Swati CA

Swati_CA column in The Hindu Business Line

Tuesday, April 04, 2006

OPTIC for better employee focus

“The world is facing major shortages of a critical resource—not petroleum, but people. Demographic shifts (aging populations, declining birth-rates, economic migration), social evolution, inadequate educational programs, globalisation, and entrepreneurial practices (outsourcing, off-shoring, on-demand employment) are causing shortages, not only in the overall availability of talent but also – and more significantly – in the specific skills and competences required in industrialised, emerging, and developing economies like India.”

“There is already a talent shortage in many areas of the global labour force, a situation that will grow more acute and more widespread across more jobs over the next 10 years and could threaten the engines of world economic growth and prosperity.”

“HR managers, especially in the IT / ITES sector, must bridge the ever-increasing gap between the demand and the supply of suitable employees. Employers don’t want just anybody; they want the right kind of people who can keep pace with the unique work patterns in the IT industry.”

“The toughest concern for an HR manager, however, is a high attrition rate. In India, the average attrition rate in the technology sector is approximately 30-35 percent per year. This means that HR managers have to work that much harder, just to keep the same number of employees.”

“Keeping low attrition levels is a major challenge as the demand outstrips the supply of good talent by a big margin. For example, the salary growth plan for each employee should be well defined, because failing to do so only encourages poaching by other companies who can offer a higher salary. Work environment is also a significant factor. Many individuals (mostly fresh graduates) who join the IT industry are not aware of all the work aspects of the job. Once they join the IT sector and understand its requirements, they are taken aback by the long working hours, work pressures and the monotony of the job. This results in the high attrition rate at the junior levels especially during their initial days in the industry. A scientific and analytical approach to the whole issue should be implemented.”

“Pay cheques alone are not enough to retain employees. An organisation also needs to consider other aspects like secure career, benefits, perks and communication. The attrition battle could be won by focusing on retention, making work a fun place, having education and ongoing learning for the workforce and treating applicants and employees in the same way as one treats customers.”

“Companies need to go in for a diverse workforce, which does not only mean only race or gender diversity but also includes age, experience and perspective. Diversity in turn results in innovation and success. The 80:20 rule also applies to recruitment. Studies show that 80 per cent of the company’s profit comes from the efforts of 20 per cent of the employees.”

“There are lot of factors that are responsible for keeping the attrition rates down and the key to all those is hiring right people who share the company’s vision and values. At Synygy we have a special system in place that ascertains if the person is fit for the job. It’s not just about job performance, it is about cultural fit.”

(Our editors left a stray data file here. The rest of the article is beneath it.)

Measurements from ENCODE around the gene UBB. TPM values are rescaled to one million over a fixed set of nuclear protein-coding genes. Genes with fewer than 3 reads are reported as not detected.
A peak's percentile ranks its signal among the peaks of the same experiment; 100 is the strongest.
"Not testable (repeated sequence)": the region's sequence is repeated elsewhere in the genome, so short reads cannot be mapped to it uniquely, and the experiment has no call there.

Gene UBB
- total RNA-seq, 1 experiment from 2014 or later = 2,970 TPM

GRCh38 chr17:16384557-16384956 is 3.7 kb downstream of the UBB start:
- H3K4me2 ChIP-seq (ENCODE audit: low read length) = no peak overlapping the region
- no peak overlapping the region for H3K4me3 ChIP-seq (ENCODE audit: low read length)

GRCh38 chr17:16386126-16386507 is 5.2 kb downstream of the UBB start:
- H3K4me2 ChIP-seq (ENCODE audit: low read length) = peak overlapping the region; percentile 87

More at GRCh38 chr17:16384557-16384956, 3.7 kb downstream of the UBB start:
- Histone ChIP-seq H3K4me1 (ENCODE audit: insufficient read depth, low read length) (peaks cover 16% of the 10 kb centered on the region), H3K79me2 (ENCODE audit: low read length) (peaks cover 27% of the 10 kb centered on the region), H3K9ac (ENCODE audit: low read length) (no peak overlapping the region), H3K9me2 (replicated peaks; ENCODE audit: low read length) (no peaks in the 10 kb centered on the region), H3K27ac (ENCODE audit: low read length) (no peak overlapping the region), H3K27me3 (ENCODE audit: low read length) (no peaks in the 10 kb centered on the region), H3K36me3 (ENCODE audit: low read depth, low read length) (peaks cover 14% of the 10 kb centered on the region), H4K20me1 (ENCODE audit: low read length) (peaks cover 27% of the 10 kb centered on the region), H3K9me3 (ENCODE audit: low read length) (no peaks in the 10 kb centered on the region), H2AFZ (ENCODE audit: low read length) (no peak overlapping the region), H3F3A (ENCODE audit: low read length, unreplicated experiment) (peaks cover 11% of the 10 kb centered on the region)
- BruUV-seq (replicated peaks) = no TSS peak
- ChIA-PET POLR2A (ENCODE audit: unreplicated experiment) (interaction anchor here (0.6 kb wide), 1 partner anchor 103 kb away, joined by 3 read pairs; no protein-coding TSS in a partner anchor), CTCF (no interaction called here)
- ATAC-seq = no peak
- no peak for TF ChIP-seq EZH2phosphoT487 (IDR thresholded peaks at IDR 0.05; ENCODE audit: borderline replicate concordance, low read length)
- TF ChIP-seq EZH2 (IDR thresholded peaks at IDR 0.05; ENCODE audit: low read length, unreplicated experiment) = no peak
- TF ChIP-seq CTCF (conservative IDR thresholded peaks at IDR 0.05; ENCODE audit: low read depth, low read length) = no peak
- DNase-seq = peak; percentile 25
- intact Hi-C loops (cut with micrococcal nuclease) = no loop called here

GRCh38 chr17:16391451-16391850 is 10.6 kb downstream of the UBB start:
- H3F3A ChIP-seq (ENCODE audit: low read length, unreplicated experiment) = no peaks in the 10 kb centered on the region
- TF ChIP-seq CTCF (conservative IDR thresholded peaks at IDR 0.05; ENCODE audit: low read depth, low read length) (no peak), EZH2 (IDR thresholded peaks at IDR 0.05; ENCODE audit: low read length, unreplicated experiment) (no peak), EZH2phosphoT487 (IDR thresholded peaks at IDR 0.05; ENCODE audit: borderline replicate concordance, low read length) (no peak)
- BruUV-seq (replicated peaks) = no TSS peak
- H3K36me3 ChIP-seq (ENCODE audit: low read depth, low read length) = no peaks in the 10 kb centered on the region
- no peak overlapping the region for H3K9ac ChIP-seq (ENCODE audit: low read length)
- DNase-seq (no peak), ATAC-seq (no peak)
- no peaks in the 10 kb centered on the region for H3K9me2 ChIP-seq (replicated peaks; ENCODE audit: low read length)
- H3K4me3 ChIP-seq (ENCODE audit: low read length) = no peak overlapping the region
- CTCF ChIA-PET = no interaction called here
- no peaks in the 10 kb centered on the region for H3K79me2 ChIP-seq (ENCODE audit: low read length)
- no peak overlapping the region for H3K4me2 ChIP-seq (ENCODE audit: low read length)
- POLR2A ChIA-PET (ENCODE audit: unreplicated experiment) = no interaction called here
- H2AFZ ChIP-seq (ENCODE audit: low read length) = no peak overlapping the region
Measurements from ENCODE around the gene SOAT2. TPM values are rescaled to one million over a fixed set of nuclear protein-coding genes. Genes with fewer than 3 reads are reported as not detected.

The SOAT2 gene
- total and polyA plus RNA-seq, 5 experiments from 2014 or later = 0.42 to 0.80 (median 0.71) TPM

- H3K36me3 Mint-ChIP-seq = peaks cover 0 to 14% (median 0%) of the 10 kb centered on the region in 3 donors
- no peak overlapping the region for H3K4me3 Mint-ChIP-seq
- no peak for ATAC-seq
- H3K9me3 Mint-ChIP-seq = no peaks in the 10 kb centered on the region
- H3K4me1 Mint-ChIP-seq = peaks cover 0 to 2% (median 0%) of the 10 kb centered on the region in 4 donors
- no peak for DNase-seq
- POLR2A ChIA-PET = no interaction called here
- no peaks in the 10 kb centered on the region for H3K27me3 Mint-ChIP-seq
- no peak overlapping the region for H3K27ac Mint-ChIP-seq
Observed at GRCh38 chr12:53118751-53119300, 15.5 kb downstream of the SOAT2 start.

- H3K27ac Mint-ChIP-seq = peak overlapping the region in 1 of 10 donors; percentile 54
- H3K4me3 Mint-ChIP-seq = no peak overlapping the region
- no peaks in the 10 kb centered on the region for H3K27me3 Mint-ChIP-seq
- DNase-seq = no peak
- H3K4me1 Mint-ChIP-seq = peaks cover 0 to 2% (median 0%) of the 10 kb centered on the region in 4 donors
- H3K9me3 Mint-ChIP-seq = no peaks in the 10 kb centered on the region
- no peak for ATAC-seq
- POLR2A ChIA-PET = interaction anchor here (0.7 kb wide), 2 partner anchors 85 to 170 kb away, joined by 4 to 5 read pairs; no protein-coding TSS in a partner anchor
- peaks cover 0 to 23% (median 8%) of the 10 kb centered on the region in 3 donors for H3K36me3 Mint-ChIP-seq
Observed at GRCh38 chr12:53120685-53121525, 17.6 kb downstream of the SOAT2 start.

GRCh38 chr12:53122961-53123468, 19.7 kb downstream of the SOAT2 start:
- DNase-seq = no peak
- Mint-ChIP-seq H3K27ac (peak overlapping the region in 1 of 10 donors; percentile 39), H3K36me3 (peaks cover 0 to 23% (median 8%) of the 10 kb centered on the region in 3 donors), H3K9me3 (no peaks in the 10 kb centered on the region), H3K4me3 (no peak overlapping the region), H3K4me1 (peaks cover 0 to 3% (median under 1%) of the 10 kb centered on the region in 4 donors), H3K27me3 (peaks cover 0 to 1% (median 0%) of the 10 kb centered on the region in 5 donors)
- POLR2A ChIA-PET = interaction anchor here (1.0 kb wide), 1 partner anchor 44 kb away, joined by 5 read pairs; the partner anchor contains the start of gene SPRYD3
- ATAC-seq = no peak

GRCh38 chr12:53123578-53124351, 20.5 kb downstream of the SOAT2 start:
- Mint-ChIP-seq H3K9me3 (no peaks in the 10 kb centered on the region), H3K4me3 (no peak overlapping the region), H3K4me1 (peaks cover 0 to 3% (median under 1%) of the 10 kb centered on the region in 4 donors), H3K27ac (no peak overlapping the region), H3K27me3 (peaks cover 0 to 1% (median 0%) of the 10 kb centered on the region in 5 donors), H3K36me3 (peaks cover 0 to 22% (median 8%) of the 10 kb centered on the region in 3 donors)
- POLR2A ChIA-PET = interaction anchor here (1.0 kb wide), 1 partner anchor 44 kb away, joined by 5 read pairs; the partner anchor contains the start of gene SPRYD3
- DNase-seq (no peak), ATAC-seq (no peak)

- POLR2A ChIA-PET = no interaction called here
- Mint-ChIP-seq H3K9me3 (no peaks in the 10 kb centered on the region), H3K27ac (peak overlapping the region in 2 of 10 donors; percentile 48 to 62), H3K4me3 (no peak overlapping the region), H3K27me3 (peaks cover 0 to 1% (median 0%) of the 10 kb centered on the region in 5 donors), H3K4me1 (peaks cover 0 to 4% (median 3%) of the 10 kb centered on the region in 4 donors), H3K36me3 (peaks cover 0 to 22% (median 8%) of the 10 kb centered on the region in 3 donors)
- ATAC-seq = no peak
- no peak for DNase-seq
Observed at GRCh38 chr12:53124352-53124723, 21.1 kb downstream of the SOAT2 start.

“Experience shows that cultural fit is one of the best predictors of whether a new employee will succeed at Synygy, so the process of hiring and training an employee focuses on core values and company culture.”

“Everyone at Synygy regularly meets with their mentor to discuss and evaluate their performance. These evaluations focus on how the employee has demonstrated Synygy’s core values (Ownership, Professionalism, Teamwork, continuous Improvement, and Customer focus – known as OPTIC) and the specific job skills required for their position. The feedback is based on specific examples, providing the employee with actionable information about areas needing improvement.”

“Every employee undergoes an initial three month probation period. Mentors monitor the performance a new employee very closely during this period with reviews at the end of each month, for the first three months. After the three months are completed, employees settle into a regular rhythm of quarterly and six monthly evaluations.”

“At Synygy all employees have a variable component of salary based on their performance. All employees at Synygy are paid a quarterly performance bonus; the amount determined by calculating the achievements against quarterly objectives, evaluations by co-workers, and evaluations by clients. At Synygy the employees also have an opportunity to evaluate their mentors.”

“Since job performance is evaluated on a quarterly basis, the semi-annual performance review is more of a career planning and self-assessment session, where, mentee and mentor map out what skills and competencies the employee needs to develop for the next step in their career path.”

“Companies should also train people in giving and receiving feedback. Companies that implement 360-degree feedback without first checking and developing managers’ feedback skills risk serious damage to teamwork and morale. Providing constructive feedback takes instruction, training and practice.”

“While training individuals to give and receive feedback may temporarily increase the expense associated with 360-degree feedback programs, the gains will outweigh the higher cost as the feedback delivered to participants becomes more focused, targeting the behaviours most closely associated with value creation and destruction.”

“Ultimately, the goal should be to create a culture in which individuals feel comfortable giving and receiving feedback--both positive and negative--on a real--time basis, hence talking attrition at the root level.”

Parag Wadhone, Manager-HR, Synygy India P Ltd, Pune.

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